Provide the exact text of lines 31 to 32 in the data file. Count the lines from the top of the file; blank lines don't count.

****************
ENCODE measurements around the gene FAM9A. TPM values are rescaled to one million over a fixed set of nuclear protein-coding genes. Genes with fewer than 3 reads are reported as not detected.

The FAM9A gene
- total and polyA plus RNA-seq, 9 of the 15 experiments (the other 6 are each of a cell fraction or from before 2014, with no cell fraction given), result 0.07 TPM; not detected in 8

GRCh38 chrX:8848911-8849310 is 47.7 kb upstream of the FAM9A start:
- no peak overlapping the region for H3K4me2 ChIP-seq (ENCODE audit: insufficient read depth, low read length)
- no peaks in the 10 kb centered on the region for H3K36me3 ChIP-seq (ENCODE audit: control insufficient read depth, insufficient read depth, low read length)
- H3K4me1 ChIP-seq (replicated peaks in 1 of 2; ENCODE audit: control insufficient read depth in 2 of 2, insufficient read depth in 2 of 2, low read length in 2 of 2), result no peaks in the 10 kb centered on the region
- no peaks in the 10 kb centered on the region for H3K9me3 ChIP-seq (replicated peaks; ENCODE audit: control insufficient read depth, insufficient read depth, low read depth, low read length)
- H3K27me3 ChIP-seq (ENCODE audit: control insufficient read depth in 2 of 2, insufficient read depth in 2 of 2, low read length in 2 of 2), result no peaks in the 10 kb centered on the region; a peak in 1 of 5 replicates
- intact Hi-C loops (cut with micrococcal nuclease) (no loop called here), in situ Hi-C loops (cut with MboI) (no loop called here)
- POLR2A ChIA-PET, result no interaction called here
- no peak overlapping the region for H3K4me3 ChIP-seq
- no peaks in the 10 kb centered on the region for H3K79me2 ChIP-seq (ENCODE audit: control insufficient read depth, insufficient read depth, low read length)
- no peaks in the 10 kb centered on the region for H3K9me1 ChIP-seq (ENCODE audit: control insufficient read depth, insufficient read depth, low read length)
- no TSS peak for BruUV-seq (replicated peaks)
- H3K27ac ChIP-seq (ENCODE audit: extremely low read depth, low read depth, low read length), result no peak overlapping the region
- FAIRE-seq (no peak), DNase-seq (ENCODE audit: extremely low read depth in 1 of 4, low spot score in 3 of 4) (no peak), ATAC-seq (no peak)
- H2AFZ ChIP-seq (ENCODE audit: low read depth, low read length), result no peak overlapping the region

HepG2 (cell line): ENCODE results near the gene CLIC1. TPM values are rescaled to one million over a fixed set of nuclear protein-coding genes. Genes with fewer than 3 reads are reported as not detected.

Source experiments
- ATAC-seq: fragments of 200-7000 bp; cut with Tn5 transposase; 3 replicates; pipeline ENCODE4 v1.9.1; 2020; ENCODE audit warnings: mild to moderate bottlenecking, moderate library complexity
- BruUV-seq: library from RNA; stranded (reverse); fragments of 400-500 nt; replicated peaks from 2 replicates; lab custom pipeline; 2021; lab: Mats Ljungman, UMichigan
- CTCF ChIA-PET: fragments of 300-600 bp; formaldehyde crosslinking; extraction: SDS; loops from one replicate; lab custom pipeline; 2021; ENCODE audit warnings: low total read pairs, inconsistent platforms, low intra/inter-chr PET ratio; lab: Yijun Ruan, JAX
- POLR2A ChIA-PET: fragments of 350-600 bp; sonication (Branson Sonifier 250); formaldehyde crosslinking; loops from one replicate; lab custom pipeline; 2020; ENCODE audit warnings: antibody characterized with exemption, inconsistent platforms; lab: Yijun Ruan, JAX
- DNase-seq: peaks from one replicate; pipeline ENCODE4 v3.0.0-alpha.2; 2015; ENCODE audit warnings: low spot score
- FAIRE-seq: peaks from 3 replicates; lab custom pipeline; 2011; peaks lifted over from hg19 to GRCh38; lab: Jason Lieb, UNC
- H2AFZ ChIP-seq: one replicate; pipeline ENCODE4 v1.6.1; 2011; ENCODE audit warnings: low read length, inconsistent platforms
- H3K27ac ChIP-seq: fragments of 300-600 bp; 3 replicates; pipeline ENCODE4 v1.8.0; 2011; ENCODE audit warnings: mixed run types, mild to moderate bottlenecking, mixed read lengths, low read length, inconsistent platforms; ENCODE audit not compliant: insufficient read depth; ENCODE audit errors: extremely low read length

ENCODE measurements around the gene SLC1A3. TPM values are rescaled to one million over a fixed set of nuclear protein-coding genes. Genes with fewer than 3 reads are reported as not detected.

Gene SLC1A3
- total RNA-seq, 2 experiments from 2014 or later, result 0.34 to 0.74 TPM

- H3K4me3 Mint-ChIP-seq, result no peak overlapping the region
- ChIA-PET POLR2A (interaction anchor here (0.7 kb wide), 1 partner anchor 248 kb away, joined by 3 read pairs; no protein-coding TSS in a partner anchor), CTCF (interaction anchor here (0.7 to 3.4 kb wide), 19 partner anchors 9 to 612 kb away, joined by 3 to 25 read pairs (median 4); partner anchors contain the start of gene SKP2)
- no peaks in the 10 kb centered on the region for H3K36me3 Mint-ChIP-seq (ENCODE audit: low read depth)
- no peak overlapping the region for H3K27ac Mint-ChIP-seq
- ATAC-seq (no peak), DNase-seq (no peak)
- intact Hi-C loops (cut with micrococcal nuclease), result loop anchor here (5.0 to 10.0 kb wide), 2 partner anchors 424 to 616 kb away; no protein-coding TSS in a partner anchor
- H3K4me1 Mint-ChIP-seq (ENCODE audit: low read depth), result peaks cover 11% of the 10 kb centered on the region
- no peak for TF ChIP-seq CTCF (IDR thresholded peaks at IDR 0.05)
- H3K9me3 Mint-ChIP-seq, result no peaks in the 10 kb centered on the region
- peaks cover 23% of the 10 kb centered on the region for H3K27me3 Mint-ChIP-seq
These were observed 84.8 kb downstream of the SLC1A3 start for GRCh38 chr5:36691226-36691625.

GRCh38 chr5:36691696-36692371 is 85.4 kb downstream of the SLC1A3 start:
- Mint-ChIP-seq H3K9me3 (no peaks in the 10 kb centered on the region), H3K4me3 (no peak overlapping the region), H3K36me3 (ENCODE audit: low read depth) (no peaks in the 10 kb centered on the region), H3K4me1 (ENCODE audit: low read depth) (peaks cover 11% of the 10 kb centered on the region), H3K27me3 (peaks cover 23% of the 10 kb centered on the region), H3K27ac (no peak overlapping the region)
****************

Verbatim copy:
- total RNA-seq, 2 experiments from 2014 or later, result 0.34 to 0.74 TPM

- H3K4me3 Mint-ChIP-seq, result no peak overlapping the region